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Your university’s coach is an alleged domestic abuser, but you need him to coach a game. What to do? What to do?

Ah, fuck it. The game must go on. We can come up with some cover story about why we let him coach after we knew about the charges against him.

[The University of Colorado] says that the reason they did not take any personnel action against Joe Tumpkin until Jan. 6, in spite of the fact that Mike MacIntyre, Rick George and Chancellor Phil DiStefano knew about the allegations of domestic abuse on Dec. 9 or shortly thereafter, was that they did not have documents “from a court or an investigation by police….”

Since when does the university have to have documents “from a court or an investigation by police” in order to, at a minimum, pass the information they have about possible sexual harassment or discrimination on to the Office of Institutional Equity and Compliance (OIEC)? Many cases of sexual harassment investigated by the university are not even reported to police. As the former director of the Office of Victim Assistance, and one who had a part in crafting sexual harassment reporting policy of that time (2005-2011), I know that the policy then stated that any mandatory reporter (anyone who had supervisory responsibilities) had to pass any information they received about possible sexual harassment to the investigatory office.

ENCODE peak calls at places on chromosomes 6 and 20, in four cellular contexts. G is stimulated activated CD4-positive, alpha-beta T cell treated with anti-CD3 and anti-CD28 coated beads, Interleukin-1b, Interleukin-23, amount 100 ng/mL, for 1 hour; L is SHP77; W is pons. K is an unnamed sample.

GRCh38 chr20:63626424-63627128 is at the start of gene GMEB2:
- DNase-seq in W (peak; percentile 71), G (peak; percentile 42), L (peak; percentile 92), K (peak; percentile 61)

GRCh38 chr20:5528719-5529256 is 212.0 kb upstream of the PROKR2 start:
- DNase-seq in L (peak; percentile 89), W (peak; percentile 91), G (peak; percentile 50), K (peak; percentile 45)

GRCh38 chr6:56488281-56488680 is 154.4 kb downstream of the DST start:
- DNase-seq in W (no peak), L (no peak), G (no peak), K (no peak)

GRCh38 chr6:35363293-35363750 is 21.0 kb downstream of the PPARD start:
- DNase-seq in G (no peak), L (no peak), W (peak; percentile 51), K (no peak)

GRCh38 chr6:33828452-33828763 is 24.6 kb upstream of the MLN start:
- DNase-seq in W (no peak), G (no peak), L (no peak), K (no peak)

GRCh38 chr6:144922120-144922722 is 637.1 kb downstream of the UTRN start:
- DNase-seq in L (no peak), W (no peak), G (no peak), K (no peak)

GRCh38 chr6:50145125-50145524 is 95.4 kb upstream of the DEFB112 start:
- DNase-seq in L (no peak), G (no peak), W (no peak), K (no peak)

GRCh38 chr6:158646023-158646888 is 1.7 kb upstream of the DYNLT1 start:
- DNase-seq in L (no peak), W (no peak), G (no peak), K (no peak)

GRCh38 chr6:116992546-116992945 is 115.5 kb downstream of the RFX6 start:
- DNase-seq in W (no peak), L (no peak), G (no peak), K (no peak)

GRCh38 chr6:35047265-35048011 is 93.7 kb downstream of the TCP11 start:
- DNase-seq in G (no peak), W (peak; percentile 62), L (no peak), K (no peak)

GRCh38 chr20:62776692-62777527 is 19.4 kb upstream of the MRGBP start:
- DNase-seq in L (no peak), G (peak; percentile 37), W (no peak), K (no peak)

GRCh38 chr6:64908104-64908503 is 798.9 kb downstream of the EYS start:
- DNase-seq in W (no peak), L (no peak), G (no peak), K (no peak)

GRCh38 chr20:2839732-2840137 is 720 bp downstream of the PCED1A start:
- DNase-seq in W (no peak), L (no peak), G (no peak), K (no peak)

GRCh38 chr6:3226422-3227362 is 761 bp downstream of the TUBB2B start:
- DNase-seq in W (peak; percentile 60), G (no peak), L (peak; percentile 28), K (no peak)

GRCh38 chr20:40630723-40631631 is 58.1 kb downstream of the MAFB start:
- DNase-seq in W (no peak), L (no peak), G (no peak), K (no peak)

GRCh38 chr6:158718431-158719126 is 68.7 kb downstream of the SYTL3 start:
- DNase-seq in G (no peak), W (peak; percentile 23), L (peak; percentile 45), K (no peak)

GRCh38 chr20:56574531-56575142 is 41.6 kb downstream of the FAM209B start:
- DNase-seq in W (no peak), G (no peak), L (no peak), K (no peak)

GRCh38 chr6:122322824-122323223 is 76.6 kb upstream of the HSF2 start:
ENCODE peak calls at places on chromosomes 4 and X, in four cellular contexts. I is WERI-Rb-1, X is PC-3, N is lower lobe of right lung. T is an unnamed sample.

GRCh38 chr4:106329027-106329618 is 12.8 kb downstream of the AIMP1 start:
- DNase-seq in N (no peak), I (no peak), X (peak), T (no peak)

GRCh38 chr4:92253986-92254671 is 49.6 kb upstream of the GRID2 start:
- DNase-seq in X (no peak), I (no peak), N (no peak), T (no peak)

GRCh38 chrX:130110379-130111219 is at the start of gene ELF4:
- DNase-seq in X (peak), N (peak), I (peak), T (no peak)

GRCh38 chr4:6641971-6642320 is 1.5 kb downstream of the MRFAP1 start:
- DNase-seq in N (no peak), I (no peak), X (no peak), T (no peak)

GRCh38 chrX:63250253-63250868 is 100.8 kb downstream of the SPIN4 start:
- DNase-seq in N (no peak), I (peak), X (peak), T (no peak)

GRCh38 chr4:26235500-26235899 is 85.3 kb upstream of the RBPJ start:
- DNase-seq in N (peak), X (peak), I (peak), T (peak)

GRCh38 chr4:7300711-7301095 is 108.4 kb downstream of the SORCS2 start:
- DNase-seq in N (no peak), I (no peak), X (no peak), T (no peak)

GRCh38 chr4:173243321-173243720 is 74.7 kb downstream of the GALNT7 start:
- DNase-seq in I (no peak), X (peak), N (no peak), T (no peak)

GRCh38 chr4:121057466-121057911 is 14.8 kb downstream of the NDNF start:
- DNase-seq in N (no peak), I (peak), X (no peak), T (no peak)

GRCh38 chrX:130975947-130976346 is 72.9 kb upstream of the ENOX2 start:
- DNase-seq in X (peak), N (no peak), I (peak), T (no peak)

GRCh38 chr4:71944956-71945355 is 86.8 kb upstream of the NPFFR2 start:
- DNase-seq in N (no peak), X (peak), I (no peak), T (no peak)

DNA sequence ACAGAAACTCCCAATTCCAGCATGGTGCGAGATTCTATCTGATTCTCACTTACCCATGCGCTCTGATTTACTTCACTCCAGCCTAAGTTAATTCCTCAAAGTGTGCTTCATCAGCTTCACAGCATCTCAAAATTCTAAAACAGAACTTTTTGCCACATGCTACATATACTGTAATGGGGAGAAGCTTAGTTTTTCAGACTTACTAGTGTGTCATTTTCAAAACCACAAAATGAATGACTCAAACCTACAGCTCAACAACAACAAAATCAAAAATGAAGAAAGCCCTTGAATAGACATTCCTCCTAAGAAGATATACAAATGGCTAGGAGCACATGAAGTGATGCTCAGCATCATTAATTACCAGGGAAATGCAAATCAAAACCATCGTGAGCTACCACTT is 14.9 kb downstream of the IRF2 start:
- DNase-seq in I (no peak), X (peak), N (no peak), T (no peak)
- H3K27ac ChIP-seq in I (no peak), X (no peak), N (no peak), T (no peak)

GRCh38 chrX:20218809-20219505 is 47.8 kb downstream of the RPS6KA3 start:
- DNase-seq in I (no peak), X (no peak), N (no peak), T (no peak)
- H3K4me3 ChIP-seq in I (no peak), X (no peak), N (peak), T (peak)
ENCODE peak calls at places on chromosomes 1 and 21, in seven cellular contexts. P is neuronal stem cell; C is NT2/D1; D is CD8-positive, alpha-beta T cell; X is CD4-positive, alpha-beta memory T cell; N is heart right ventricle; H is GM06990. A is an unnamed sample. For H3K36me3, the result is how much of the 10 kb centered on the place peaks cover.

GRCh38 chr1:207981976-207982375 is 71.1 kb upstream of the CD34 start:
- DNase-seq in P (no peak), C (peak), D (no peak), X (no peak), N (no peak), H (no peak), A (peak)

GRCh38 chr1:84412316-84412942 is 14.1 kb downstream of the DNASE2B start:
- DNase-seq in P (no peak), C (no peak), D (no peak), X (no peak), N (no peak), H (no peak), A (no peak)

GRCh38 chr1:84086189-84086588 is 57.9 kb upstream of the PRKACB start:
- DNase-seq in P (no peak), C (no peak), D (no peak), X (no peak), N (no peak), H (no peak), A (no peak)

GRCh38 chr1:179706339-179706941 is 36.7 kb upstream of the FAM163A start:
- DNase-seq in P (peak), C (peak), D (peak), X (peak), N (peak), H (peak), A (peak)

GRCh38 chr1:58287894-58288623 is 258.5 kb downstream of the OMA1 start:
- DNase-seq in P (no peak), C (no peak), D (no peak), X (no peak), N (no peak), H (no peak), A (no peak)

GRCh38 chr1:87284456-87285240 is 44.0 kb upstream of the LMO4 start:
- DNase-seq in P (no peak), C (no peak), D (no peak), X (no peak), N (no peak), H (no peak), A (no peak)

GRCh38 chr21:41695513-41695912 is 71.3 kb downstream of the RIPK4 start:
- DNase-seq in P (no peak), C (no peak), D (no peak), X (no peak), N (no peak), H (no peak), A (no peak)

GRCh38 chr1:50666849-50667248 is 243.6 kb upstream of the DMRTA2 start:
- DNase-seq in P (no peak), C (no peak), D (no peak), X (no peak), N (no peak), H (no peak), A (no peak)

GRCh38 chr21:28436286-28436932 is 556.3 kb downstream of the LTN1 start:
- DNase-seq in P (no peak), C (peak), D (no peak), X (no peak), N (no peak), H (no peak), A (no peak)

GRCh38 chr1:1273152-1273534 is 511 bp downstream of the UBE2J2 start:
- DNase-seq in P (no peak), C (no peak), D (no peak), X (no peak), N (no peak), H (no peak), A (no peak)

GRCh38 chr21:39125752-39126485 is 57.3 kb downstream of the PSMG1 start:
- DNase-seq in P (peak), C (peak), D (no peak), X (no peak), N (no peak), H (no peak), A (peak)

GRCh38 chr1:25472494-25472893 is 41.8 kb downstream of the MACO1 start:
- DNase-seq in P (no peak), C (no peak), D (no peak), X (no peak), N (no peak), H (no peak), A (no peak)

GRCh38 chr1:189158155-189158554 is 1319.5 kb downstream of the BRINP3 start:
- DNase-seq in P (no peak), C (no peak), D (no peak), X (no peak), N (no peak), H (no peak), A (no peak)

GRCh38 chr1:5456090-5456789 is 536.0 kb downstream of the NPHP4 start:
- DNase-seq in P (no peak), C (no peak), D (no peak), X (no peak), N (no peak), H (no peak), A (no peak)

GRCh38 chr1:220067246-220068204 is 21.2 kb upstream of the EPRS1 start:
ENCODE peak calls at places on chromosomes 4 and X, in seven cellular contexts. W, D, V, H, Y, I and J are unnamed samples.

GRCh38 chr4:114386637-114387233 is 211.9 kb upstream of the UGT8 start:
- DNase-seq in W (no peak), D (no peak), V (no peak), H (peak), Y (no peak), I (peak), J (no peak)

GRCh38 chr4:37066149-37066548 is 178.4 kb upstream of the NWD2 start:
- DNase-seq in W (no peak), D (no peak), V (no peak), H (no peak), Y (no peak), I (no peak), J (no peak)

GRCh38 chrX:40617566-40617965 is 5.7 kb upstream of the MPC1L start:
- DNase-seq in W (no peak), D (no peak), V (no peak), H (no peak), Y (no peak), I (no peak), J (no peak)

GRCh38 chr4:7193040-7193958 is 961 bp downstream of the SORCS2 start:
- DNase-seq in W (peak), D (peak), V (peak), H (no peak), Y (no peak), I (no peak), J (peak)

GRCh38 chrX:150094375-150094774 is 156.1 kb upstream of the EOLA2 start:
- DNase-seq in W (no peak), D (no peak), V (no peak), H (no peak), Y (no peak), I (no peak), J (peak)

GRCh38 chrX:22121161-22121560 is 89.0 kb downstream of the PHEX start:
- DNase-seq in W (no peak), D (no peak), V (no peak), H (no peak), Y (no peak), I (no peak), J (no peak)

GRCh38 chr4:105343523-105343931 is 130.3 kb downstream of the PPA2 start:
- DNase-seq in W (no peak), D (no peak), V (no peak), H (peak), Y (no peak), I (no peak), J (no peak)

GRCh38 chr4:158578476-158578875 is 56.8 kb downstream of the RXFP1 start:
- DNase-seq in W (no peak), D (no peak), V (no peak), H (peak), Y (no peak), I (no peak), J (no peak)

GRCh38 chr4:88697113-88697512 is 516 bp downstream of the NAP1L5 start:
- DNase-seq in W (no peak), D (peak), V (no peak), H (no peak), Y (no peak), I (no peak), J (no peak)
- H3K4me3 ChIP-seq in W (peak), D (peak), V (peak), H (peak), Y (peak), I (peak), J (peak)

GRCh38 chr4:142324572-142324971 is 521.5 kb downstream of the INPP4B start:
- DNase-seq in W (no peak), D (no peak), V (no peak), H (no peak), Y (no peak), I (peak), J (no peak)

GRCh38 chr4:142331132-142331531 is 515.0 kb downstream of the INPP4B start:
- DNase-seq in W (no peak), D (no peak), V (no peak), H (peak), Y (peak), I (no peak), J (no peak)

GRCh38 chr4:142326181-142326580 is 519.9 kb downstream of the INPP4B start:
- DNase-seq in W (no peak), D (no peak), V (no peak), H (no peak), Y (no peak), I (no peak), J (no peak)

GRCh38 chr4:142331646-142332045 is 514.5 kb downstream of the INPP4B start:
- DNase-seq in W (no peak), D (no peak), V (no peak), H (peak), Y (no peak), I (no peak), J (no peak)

There were multiple trainings about this for faculty and staff. My understanding is that, though policies have changed since 2011, they have only been strengthened.

Unfortunately, the conflict of interest between protecting university high-profile sports athletes, coaches and staff, and the university’s commitment to end sexual violence and discrimination by campus personnel is once again rearing its ugly head.

As ever, the physically fit/mentally feeble people running the sports show at Colorado figured we’d all be fine with their bs. As ever, we’re not.

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